“Investors don’t have to choose between making money & making the world better... Today’s smart money is investing in people and the planet.”

Projects for Peace Alumni Award (graduates)

Kate Dailinger
Kate Dailinger

Projects for Peace is a global program that partners with educational institutions to identify and support young peacebuilders and changemakers. The program encourages young adults to develop innovative, community-centered, and scalable responses to the world’s most pressing issues. Along the way, these student leaders increase their knowledge, improve skills, and begin to see themselves as agents of change. Since 2007, Projects for Peace has worked with approximately 115 colleges and universities to support almost 2000 projects.

Each year, the Projects for Peace Alumni Award will award up to $50,000 to support the continuing peacebuilding efforts of past Projects for Peace grantees. The Award is made possible through the Kathryn Wasserman Davis Collaborative in Conflict Transformation at Middlebury.  Campus application deadline typically in January. 

“For students interested in advocacy or a cause, such as immigration or civil rights – roll up your sleeves and volunteer! Through volunteering, you will gain insight and professional contacts in your chosen field.”

“Detroit has opened my eyes to the role of the built environment in creating a sense of place for its inhabitants.”

“I previously had dreams to be an author, but found myself called by the combination of logic, mystery, and truth in science.”

Introduction to Careers in the US Federal Government and the Federal Resume

Nicole
Nicole D. Park

“A good federal resume should clearly outline your key work, volunteer experiences, academic accomplishments as well as extra-curricular activities. It should also highlight the unique skills that set you apart and make you uniquely qualified for the position.”
— Department of Homeland Security Website

“Wellesley gave me confidence, support, advice, interview practice, and guidance in how I define myself professionally.”

Technology & Engineering

Alexis Trench
Alexis Trench

If you are interested in using your technical knowledge, creativity, problem solving, and critical thinking skills in your career of choice, exploring opportunities in technology and engineering-related industries and sectors may be of interest to you. These industry areas are growing and innovating rapidly – opportunities that are unheard of today may be top options in a few years. Broadly speaking, employment in computer and information technology occupations is projected to grow 12 percent from 2014 to 2024, and employment of architecture and engineering occupations is projected to grow 3 percent (Bureau of Labor Statistics, 2015).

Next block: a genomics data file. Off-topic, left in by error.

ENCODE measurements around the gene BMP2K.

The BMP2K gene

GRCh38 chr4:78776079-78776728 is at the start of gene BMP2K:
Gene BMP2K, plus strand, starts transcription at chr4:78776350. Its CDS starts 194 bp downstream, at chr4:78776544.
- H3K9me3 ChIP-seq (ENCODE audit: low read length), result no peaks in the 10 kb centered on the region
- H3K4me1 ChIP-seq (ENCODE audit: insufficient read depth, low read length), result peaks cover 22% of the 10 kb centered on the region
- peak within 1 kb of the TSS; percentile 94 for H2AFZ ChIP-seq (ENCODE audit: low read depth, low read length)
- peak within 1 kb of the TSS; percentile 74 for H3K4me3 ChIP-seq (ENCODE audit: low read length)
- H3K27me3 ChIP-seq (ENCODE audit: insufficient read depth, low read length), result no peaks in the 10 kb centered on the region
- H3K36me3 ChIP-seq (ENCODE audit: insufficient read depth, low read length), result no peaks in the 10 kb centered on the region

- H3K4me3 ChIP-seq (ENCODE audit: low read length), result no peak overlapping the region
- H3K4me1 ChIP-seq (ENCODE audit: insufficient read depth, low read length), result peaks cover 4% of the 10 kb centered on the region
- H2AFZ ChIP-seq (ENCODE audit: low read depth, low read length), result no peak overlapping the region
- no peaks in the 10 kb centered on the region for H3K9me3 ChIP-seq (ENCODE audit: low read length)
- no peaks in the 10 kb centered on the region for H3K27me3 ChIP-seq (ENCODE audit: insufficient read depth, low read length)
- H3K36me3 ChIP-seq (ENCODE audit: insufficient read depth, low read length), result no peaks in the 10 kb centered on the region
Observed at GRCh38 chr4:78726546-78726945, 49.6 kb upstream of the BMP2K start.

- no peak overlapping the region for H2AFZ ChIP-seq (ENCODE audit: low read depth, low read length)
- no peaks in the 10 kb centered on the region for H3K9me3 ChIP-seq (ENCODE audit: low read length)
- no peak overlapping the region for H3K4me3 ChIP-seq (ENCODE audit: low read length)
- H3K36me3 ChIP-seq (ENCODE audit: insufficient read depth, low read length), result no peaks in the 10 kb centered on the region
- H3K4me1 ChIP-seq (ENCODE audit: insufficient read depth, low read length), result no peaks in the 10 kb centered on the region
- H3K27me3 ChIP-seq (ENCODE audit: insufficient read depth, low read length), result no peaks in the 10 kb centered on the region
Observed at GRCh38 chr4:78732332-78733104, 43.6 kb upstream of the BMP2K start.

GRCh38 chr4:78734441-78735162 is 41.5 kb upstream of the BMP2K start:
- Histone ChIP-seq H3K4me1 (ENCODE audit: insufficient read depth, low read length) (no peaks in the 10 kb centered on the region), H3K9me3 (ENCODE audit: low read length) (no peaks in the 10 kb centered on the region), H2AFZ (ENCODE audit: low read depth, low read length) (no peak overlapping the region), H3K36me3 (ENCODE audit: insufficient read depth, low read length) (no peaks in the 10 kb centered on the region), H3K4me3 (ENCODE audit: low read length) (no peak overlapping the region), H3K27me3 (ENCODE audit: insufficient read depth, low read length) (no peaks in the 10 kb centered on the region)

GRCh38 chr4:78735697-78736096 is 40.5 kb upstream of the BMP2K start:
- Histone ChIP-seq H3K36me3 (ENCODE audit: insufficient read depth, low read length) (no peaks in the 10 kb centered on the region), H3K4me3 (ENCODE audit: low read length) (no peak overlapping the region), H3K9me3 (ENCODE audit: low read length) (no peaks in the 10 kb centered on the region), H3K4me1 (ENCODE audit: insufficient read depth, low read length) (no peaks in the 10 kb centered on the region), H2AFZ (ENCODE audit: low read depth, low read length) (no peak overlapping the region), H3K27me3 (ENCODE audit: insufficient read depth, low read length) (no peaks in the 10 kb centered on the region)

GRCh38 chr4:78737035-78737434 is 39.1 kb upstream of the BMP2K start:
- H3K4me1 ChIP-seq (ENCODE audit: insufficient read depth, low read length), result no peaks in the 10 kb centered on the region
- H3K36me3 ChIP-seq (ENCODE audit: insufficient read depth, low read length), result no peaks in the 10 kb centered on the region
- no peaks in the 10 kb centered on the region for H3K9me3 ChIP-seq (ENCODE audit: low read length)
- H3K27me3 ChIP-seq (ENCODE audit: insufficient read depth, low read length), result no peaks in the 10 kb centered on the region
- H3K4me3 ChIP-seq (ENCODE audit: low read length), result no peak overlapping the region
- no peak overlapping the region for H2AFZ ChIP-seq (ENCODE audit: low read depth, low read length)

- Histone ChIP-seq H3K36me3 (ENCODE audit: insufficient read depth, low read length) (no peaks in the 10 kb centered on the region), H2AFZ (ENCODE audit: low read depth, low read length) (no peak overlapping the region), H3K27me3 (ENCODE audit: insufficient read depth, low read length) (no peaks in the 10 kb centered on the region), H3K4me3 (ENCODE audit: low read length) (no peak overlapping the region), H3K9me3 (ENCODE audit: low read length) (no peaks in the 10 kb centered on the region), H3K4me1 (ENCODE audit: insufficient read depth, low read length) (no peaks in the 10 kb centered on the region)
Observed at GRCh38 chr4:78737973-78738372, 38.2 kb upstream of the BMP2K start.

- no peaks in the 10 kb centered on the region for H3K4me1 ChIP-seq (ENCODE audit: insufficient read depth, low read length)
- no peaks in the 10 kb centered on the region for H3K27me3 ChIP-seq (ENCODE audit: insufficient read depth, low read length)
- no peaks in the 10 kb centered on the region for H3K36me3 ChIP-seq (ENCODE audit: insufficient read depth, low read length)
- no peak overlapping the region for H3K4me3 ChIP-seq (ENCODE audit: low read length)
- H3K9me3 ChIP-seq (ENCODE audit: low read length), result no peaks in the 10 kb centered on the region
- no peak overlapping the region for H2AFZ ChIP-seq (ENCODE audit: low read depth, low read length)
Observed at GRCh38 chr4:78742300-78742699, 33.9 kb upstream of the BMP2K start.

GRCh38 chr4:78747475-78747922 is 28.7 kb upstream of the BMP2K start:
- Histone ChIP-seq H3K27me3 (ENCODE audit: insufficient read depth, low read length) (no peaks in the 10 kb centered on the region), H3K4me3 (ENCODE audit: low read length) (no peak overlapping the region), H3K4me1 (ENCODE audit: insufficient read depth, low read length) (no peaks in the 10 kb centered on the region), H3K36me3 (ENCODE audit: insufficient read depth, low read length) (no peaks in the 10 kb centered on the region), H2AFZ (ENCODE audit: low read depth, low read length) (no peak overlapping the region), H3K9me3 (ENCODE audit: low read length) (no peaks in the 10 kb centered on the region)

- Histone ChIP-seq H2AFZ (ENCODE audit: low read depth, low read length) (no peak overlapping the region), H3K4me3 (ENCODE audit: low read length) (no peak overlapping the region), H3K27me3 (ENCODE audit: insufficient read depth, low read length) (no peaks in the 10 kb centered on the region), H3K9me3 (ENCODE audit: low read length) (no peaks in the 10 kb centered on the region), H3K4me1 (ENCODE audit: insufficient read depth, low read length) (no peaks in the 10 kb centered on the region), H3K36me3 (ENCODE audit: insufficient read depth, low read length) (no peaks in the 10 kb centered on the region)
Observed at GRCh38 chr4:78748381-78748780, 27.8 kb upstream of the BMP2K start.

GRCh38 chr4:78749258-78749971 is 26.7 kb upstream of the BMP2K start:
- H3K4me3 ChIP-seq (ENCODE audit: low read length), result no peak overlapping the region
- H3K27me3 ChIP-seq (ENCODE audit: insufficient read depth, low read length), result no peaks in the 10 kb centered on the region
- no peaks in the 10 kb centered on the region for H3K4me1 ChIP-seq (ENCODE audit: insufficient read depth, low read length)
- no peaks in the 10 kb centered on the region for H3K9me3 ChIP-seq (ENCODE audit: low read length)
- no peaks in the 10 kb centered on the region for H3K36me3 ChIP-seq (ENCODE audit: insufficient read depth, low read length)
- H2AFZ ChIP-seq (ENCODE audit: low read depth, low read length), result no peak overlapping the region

Computer Science

Alexis Trench
Alexis Trench

Computer science at Wellesley encompasses the broad application and theory of ideas relating to hardware and software. As an outcome, those studying computer science should leave with a broad understanding of how computing and technology applications work so that they can build computer applications of the future. Since technology is present in any and all industries and disciplines, the application of technical knowledge can be found in numerous career opportunities.

Getting Started in Politics, Advocacy, Government at the Local & National Levels

Nicole
Nicole D. Park

Local and state government offers students a great opportunity to see how agencies and legislation work on a smaller scale. For students passionate about their state or a particular issue, state politics is a wonderful place to get started! Below, I highlight a few ways to get involved in politics at the local (including at Wellesley!) and state level. In terms of gaining experience at the national level in US politics and policy, DC is the place to go. This document will address finding a range of internships in DC as well tips for networking. We’ll start with the three branches of government, briefly address other government agencies, move to international organizations, and finish with think tanks and nonprofits. For students interested in international affairs and government, intern and/or study abroad to demonstrate your regional expertise and intercultural communication and adaptability skills.   

Careers in Nonprofits

Hayley
Hayley Meredith McIlvaine

While all nonprofits share a commitment to bettering society in some capacity, they are incredibly diverse in terms of size, focus, and type. In the United States alone there are millions of nonprofits ranging from small, community-based organizations, to cultural and educational institutions such as museums, universities and colleges (like Wellesley!) to large foundations supporting causes around the globe.

Careers in the Military and Law Enforcement

Nicole
Nicole D. Park

The majority of law enforcement jobs are US government positions at the federal and state level and therefore are of interest to students interested in public service. The information below focuses on the maintenance of public order and enforcing the law. Please also refer to the “Government” resource page for more information about public service careers outside of military and physical law enforcement.